The preferred embodiment and the best mode contemplated of the automatic can smasher of the present invention are herein described. However, it should be understood that the best mode for carrying out the invention hereinafter described is offered by way of illustration and not by the way of limitation. It is intended that the scope of the invention include all modifications which incorporate its principal design features. Another motor or plunger arm assembly could be used that is not specifically described herein. As long as the "motor" provides the reciprocating action or rotational movement, with a minimum number of moving parts, to cause the reciprocating action as described herein, the intent will be met.
The frame assembly 12 has a pair of channels 36 that define the bottom and sides of the can receiving area 30. The frame assembly 12 may also have upper channels 48 located immediately above channels 36. As indicated above the can receiving area 30 receives and supports the can to be smashed. The channels 36 are held and secured in a parallel spaced relationship. The channels 36 will be spaced far enough apart to support the can and prevent the can from falling through. The channels 36 will typically have a first end 38, second end 40, top 42 and bottom 44.
The upper channels 48 provide an upward extension for the channels 36 and further define the dept of the can receiving area 30. Upper channels 48 will typically be longer then channels 36 to provide structural support for the frame assembly and for providing a means of attachment to an underside of a table or counter.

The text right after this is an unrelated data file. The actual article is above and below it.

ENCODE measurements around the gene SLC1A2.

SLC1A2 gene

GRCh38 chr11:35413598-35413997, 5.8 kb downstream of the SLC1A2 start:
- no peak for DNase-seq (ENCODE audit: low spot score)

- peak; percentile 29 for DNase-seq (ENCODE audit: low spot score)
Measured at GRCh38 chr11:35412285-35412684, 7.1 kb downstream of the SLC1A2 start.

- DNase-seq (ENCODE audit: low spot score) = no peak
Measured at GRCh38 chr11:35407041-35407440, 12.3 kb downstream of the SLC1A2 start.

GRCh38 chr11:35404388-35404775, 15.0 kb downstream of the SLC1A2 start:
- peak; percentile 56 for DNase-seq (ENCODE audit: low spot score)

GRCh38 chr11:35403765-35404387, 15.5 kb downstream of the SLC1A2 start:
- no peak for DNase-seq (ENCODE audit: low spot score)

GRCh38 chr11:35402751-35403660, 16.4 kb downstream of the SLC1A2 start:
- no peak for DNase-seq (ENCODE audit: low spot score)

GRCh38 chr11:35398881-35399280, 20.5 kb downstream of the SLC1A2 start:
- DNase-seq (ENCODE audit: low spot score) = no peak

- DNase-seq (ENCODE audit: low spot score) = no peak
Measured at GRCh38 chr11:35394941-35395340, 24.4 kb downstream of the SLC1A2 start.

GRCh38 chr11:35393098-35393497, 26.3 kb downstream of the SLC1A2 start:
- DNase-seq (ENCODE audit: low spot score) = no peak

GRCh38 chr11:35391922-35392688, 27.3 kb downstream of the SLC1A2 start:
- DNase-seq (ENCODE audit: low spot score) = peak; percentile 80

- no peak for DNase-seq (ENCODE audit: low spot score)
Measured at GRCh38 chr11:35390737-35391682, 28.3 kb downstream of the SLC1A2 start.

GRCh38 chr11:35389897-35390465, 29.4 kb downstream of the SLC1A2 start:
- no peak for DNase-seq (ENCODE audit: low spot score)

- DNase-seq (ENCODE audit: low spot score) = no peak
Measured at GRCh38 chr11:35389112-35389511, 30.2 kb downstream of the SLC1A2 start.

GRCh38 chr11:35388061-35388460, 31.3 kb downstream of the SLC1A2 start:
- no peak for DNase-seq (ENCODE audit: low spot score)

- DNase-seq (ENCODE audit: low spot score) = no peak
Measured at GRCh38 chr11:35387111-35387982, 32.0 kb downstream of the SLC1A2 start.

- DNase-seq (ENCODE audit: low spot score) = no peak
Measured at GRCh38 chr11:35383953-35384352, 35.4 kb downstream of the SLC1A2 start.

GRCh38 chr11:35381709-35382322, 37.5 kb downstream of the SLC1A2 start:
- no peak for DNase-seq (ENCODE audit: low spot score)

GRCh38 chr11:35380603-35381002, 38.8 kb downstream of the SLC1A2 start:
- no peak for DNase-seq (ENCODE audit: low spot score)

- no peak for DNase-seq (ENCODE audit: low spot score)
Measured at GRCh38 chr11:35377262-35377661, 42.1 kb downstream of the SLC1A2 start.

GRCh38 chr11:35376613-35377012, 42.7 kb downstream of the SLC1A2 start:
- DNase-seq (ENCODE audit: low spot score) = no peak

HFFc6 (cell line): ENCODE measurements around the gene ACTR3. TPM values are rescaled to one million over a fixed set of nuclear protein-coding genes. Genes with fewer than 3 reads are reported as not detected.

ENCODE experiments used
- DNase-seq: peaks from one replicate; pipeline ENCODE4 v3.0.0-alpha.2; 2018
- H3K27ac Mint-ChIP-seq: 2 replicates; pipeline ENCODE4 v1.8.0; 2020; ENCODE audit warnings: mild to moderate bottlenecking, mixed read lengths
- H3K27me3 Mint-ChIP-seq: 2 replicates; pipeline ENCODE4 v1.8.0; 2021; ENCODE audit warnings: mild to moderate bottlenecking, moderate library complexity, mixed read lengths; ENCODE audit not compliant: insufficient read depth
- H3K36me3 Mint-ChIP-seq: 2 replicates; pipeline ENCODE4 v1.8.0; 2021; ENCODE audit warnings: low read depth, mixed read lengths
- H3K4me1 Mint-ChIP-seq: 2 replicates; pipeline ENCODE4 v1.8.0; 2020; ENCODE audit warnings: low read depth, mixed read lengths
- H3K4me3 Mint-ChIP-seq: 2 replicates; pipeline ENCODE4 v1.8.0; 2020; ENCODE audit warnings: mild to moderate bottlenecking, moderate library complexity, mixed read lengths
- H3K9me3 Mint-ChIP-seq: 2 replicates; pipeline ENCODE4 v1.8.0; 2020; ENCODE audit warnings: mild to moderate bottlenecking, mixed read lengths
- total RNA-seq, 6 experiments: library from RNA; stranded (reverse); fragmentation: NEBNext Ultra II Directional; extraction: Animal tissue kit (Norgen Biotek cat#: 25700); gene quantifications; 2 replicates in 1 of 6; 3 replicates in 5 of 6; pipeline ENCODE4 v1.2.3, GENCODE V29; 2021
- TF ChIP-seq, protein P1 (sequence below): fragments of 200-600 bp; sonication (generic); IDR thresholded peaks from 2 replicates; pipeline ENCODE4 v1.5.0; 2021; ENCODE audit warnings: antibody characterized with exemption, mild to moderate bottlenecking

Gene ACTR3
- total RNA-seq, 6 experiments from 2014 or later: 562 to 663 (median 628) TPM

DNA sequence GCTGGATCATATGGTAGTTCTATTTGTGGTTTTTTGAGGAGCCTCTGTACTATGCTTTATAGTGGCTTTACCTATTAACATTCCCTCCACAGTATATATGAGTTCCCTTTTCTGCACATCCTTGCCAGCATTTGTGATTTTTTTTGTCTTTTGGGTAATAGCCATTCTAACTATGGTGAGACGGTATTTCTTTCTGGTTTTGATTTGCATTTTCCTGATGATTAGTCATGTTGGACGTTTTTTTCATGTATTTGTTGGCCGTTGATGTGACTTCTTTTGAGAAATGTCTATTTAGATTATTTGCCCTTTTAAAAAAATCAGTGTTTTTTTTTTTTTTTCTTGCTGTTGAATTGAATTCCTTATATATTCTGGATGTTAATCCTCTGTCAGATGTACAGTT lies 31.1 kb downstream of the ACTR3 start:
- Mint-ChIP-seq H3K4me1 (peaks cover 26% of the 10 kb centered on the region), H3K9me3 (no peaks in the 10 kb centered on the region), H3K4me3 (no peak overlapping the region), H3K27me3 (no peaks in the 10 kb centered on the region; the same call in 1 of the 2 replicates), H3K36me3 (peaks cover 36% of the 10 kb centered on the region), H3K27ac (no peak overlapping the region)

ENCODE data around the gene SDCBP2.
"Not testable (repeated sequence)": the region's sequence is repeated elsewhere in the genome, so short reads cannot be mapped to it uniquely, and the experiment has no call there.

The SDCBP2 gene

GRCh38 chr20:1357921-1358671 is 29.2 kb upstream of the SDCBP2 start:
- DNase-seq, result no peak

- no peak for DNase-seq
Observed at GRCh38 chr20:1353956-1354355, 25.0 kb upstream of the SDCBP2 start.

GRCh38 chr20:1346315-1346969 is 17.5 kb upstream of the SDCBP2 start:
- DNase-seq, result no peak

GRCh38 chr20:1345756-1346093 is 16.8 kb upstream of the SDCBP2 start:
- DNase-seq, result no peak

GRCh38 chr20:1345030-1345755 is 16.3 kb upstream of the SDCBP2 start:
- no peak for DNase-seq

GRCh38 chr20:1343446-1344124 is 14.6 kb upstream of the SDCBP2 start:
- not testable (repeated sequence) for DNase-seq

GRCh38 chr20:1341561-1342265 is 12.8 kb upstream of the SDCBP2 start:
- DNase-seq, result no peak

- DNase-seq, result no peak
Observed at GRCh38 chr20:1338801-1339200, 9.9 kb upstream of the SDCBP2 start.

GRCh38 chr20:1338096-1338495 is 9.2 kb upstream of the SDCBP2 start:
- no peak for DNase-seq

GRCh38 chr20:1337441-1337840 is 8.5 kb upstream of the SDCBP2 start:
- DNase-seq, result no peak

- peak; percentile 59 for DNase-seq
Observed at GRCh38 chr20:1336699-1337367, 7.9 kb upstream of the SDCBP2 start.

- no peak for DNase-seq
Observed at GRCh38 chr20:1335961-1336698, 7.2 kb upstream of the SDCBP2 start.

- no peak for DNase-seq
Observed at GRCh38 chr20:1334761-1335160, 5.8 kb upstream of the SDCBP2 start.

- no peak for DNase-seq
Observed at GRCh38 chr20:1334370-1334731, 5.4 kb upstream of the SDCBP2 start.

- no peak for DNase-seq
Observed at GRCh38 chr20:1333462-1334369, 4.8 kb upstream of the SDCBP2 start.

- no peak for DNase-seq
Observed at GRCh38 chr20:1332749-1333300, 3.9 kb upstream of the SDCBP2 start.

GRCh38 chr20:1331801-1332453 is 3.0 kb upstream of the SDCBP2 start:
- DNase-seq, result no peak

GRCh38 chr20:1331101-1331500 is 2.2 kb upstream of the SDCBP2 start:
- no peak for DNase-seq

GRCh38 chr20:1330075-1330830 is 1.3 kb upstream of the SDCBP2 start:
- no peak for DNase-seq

In the preferred embodiment, channels 36 of frame assembly 12 are made with two pieces of one and one eight inch angle iron six inches long. Similar type of channel material could also be used. One leg of each of the angle iron pieces face inward to form the bottom 44 of the can receiving area 30. The second leg of the angle iron pieces extend upwards to define sides 46 of the can receiving area. The opening 34 on frame assembly 12, that the smashed cans fall through, is made at the end of the inward facing legs or on the bottom 44 of the channels 36 near the switch mounting plate 18.
The upper channels 48 can also be made with angle iron or by any other suitable type material. In the embodiment as shown, the upper channels 48 are one and a half inch angle iron pieces twenty and a half inches long.
A motor mount 14 is attached to a bottom of the frame assembly 12 near the first end 38 of the channels 36. The motor mount 14 is a bracket for attaching motor 16 to the frame assembly 12. In the embodiment as shown, the motor mount 14 is a piece of flat plate steel having holes bored therethrough for attaching the motor 16 with bolts. The motor mount 14 also secures and holds the first end 38 of the channels 36 of the frame assembly 12 in a parallel spaced relationship. The motor mount 14 can be welded to channels 36, bolted or can be attached in other way now known or yet to be developed. Welding is the preferred embodiment because of no further maintenance required and for reliability, but other ways of attaching the mounter mount 14 to the frame assembly 12 will also meet the intent. Brackets will extend upward from channels 36 near the motor mount 14 for securing the ends of upper channels 48 in a parallel spaced relationship.